In the West, the ideology of free markets also led to a massive build up of debt and dependence on foreign capital by the developed markets – or DMs. After the Asian crisis, much of this became the counterpoint to the rapid accumulation of EM reserves. Not including money they owe to themselves (via central bank quantitative easing), the bulk of sovereign debt issued by the US, UK and other developed countries (though not Japan) is now owed to foreign investors. Yet the dominant ideology remains that they can issue as much debt as they like and that such DM debt will always be “risk free”.
For a major crisis it is not enough to be nonchalant about unsustainable external balances and debt; for a really big bang, regulators need also to be asleep at the wheel. Ideology feeds hubris.
EM hubris was partly home grown, built on real and rapid economic progress and an unwillingness to see growth slow, despite liability mismatches and problematic indebtedness. Hubris was also fuelled by the model of Western success – and a desire to “catch up”. The idea was that copying the West would lead to Western prosperity. More specifically, the “East Asian Model” drove the dangerous hubris of the late 1990s. It led countries to ignore the sound advice from the International Monetary Fund (IMF) and others that trouble was coming. According to them, the IMF didn’t understand how the Asian version of capitalism worked.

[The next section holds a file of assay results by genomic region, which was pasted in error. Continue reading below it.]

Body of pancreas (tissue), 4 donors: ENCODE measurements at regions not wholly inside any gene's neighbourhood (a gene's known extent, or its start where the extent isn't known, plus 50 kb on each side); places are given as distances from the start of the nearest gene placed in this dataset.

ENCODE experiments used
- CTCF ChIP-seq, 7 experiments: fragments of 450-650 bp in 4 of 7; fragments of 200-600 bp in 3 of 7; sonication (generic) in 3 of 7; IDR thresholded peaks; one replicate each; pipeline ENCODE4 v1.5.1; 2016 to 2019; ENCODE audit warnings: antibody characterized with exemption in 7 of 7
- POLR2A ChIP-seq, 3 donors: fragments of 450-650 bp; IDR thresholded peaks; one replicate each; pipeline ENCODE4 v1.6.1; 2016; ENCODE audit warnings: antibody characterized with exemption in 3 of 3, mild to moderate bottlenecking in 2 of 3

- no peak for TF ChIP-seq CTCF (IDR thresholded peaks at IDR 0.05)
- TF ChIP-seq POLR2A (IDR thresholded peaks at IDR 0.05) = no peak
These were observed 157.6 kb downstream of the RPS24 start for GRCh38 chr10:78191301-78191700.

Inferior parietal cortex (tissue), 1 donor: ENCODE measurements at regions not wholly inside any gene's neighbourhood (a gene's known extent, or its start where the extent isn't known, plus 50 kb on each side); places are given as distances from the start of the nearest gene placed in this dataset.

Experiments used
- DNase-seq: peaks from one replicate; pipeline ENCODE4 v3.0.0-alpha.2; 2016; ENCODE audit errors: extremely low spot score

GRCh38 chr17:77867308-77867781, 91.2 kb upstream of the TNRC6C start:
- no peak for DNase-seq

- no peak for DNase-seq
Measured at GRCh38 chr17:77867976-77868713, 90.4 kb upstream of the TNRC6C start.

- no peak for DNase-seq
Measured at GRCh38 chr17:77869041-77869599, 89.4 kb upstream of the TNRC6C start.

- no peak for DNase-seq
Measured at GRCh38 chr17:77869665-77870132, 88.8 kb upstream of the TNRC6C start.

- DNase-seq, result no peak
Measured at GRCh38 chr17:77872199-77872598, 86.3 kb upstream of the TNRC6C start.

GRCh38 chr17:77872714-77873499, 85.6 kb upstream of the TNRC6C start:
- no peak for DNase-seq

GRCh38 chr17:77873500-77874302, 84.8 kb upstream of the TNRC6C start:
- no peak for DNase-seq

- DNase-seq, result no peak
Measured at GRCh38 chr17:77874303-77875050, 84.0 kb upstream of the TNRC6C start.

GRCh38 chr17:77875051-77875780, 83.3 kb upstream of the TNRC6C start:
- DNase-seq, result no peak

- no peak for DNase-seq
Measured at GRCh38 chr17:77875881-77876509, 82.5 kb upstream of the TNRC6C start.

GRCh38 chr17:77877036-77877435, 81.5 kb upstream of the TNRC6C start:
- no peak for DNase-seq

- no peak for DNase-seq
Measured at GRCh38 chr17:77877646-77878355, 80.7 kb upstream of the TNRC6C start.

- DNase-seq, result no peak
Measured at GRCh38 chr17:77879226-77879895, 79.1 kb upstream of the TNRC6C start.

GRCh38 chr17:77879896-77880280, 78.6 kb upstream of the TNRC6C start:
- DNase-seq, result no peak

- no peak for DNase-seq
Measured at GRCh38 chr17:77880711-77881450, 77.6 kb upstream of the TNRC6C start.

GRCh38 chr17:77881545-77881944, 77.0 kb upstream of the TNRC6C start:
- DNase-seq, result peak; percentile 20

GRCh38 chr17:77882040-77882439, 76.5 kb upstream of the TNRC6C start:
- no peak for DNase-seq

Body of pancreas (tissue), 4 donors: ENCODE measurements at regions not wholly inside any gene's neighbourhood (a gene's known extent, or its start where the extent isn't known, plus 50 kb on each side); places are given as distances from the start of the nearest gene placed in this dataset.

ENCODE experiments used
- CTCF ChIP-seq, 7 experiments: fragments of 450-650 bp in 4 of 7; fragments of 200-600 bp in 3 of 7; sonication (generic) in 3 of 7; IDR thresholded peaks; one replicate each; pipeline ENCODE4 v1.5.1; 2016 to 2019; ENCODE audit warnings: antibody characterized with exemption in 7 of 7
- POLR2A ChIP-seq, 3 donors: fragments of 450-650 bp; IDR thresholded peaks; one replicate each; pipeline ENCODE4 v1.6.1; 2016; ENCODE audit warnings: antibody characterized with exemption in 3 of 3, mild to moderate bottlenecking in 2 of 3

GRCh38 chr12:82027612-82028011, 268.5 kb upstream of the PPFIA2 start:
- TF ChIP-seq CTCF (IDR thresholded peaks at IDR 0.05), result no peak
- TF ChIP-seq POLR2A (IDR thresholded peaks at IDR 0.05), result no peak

Similarly, the idea of “The Great Moderation” took hold in the West in the run-up to the 2008 crisis. With it came the idea that crisis prevention was unnecessary, as any crisis could be cleared up afterwards. Ever more financial market sophistication was believed to increase allocative efficiency and transfer risk to those who could best bear it. You can, though, have too much of a good thing: the finance beast grew too large, serving itself before the rest of the economy, transferring risk to those not best but least equipped to bear it.
If regulation has been lax, its worst omission concerns the structure of the financial industry. This is because, if not checked, the concentration of political influence (in the current case aided by simplistic free-market ideology) can effectively emasculate all other precautionary regulation. John Law’s reckless money-printing central bank devastated France in 1720, but it only achieved the height of folly because he captured political power. The pattern has repeated many times since.